The Golden Book of Springfield. By Vachel Lindsay. Introduction by Ron Sakolsky. (Chicago: Charles H. Kerr Press, 1999. Cxvii + 329 pp., illustra- tions. Paper, $22.00)
In the wake of the success of Edward Bellamy's Looking Backward (1887), Americans were inundated with literary utopias from points of view as diverse as the American people themselves. Novels describing socialist, populist, business, Christian, feminist and an array of other utopias spoke to a people making the uneasy transition from a rural, small-producer capitalist economy to an urban, big business, consumer economy. Such works reflected the social and personal tensions of this period of transformation, but also an underlying optimism regarding Americans' ability to adapt to the challenges at hand and fashion a more humane future. Such optimism, which fueled the Progressive movement of the early twentieth century, had largely spent itself by the end of World War I, and in the wake of the mass destruction and social chaos arising from the war and the Russian revolution, the cycle of utopian literature largely came to an end.
Vachel Lindsay's The Golden Book of Springfield (1921) stands as one of the final works in this wave of utopian writings. Recently reissued, with a lengthy introduction by Ron Sakolsky, it is an odd and idiosyncratic book, reflecting the eccentricities of its author. One of the most significant American poets of the early twentieth century, Lindsay wrote free verse that captured the American vernacular as reflected not only in the daily spoken language, but also the rhythms of the era's popular culture, notably jazz and motion pictures. Moreover, Lindsay was fascinated with many of the intellectual strains of his time, including, at various times, socialism, feminism, Christian mysticism, and prohibition. In the best tradition of Whitmanesque democratic poetry, Lindsay contradicted himself because he contained multitudes. Thus he captures the heteroglossia of a time when the left wing of Progressivism merged with the socialist, social gospel, and feminist movements, and the residual influence of nineteenth-century political movements - from Lincoln's republicanism, transcendentalism, and abolitionism to populism and Henry George's single-tax plan - still carried meaning in American political discourse.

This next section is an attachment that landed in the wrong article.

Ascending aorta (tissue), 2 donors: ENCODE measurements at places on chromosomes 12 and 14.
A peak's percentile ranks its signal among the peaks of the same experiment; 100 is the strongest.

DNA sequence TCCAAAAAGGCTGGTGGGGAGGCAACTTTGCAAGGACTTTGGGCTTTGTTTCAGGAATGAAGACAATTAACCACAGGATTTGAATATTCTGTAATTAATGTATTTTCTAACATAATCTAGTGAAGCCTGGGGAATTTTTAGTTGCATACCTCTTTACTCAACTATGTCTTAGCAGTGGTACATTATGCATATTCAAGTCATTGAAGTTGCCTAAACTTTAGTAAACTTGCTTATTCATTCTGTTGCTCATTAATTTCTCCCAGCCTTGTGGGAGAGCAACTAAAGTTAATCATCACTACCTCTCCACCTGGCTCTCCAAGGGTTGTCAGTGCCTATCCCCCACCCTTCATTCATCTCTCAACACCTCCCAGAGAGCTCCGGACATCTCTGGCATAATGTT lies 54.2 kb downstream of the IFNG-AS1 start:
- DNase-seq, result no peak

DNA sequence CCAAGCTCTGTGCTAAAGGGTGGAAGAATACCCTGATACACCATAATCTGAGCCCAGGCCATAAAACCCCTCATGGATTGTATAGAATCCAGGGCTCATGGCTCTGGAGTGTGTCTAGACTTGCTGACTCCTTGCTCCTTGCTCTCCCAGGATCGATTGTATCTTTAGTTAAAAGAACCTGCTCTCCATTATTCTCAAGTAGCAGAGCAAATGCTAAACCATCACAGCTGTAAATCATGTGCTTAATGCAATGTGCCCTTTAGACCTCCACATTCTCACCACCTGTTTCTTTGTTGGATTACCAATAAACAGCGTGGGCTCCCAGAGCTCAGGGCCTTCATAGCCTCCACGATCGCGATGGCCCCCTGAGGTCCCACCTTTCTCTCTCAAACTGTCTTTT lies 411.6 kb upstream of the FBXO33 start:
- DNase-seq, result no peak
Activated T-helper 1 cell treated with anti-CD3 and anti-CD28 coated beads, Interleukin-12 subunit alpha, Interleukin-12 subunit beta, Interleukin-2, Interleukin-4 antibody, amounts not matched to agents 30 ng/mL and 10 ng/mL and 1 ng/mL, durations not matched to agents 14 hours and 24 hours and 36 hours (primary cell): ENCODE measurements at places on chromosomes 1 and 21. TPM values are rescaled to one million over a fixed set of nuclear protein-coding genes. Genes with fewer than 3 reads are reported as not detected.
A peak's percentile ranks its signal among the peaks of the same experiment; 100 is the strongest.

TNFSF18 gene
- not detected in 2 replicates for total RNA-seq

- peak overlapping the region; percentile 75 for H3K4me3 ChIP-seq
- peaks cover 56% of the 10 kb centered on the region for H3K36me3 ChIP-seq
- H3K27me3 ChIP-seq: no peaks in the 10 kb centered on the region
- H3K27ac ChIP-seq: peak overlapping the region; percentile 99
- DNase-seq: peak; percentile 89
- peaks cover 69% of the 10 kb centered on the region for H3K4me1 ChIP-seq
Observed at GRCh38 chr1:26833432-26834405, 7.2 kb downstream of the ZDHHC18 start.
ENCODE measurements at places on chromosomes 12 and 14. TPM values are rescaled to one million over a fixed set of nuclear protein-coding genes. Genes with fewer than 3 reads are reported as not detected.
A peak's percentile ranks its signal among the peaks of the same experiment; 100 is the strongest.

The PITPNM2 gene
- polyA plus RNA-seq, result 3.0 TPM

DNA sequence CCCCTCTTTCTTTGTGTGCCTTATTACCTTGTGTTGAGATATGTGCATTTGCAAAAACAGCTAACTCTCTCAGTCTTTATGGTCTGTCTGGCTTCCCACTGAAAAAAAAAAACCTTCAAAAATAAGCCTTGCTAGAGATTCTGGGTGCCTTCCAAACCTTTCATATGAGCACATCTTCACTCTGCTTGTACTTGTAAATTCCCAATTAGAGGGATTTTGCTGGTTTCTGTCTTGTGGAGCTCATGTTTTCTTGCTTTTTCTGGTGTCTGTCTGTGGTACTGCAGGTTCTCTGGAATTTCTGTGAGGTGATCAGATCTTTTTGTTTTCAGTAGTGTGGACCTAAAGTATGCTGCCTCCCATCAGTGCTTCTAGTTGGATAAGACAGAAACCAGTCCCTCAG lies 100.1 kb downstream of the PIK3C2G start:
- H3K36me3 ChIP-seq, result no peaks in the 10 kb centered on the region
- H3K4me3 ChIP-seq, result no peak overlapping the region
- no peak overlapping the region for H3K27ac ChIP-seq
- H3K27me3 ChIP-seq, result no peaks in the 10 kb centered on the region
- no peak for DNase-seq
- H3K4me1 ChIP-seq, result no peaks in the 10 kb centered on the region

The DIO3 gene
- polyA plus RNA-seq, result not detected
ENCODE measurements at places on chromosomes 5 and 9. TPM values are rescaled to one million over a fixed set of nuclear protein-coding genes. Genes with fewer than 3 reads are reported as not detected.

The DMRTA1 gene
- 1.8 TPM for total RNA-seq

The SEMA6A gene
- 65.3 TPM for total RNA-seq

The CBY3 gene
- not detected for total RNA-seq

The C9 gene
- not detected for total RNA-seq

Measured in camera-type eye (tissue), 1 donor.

In a fine introduction, Sakolsky places Lindsay in this dynamic context and shows how the poet drew on a wide range of influences to fashion an eclectic radicalism. As Sakolsky comments, "Lindsay was not an ideological purist. Instead he attempted to creatively cobble together a variety of strains of thought ... In one sense Lindsay's intellectual approach can be seen as lacking in rigor, but in a more favorable light it can be seen as the thinking of a person more interested in facilitating unity than in sectarian bickering." (p. xix) Running through Lindsay's utopian thought are not only the intellectual currents mentioned above, but also anarchism, Confucianism, slave culture, and the influence of such people as Robert Owen, Charles Fourier, John Ruskin, Johnny Appleseed, Daniel Boone, Jacob Coxey and Woodrow Wilson. …